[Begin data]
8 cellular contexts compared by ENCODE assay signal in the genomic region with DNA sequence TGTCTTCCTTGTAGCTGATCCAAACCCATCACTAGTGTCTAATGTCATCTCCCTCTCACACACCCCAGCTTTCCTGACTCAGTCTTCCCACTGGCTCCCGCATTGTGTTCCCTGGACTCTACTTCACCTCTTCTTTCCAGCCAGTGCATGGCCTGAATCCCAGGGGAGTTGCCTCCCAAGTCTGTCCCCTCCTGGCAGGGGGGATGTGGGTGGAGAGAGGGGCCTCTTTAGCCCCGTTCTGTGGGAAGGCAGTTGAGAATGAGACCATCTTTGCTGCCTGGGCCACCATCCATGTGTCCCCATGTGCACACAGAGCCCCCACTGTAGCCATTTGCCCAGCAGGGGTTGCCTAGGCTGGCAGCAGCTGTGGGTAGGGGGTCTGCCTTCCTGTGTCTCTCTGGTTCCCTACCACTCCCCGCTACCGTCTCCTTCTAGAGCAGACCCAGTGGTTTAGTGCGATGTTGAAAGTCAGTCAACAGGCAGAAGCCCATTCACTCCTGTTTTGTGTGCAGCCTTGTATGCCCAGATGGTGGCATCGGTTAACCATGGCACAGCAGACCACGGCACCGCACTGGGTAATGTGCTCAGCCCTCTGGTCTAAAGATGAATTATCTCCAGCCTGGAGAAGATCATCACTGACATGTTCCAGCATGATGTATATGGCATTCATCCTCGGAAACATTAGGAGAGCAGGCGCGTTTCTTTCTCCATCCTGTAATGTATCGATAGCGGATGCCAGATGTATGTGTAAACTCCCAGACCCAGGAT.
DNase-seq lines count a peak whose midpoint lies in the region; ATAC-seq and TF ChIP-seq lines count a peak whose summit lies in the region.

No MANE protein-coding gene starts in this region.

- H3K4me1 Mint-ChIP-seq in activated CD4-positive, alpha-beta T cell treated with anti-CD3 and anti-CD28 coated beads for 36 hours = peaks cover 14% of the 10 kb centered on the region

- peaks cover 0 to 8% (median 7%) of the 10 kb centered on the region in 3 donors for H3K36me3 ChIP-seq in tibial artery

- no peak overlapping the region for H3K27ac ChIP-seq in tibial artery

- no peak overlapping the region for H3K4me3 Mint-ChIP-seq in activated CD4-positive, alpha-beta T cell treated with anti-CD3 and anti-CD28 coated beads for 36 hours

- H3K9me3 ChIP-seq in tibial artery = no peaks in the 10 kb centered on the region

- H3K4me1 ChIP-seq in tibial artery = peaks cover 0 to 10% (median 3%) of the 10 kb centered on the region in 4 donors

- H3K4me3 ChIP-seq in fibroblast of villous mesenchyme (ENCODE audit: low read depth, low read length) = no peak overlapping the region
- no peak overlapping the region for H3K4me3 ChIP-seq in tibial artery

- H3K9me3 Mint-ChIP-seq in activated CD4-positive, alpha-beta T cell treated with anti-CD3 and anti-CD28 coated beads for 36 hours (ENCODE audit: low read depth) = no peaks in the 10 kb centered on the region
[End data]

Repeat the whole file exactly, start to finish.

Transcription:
8 cellular contexts compared by ENCODE assay signal in the genomic region with DNA sequence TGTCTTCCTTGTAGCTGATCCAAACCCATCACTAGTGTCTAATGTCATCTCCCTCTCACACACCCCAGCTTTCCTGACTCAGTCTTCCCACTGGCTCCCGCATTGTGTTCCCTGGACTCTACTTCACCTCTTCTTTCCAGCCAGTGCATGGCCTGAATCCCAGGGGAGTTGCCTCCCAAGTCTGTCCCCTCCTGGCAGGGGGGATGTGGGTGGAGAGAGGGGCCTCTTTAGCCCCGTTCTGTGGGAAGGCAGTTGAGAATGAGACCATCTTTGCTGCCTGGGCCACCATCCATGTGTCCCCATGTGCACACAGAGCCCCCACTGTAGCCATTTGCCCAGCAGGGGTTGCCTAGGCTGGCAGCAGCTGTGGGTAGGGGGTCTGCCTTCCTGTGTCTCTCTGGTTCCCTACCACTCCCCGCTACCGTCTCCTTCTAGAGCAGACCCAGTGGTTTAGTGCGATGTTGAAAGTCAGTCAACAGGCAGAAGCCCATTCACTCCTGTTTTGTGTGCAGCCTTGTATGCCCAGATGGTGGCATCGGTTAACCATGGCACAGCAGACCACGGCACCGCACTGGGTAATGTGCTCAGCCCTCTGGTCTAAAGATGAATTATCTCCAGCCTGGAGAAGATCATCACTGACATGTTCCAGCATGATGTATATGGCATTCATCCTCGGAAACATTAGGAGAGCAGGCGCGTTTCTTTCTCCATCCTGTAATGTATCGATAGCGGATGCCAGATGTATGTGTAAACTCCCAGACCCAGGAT.
DNase-seq lines count a peak whose midpoint lies in the region; ATAC-seq and TF ChIP-seq lines count a peak whose summit lies in the region.

No MANE protein-coding gene starts in this region.

- H3K4me1 Mint-ChIP-seq in activated CD4-positive, alpha-beta T cell treated with anti-CD3 and anti-CD28 coated beads for 36 hours = peaks cover 14% of the 10 kb centered on the region

- peaks cover 0 to 8% (median 7%) of the 10 kb centered on the region in 3 donors for H3K36me3 ChIP-seq in tibial artery

- no peak overlapping the region for H3K27ac ChIP-seq in tibial artery

- no peak overlapping the region for H3K4me3 Mint-ChIP-seq in activated CD4-positive, alpha-beta T cell treated with anti-CD3 and anti-CD28 coated beads for 36 hours

- H3K9me3 ChIP-seq in tibial artery = no peaks in the 10 kb centered on the region

- H3K4me1 ChIP-seq in tibial artery = peaks cover 0 to 10% (median 3%) of the 10 kb centered on the region in 4 donors

- H3K4me3 ChIP-seq in fibroblast of villous mesenchyme (ENCODE audit: low read depth, low read length) = no peak overlapping the region
- no peak overlapping the region for H3K4me3 ChIP-seq in tibial artery

- H3K9me3 Mint-ChIP-seq in activated CD4-positive, alpha-beta T cell treated with anti-CD3 and anti-CD28 coated beads for 36 hours (ENCODE audit: low read depth) = no peaks in the 10 kb centered on the region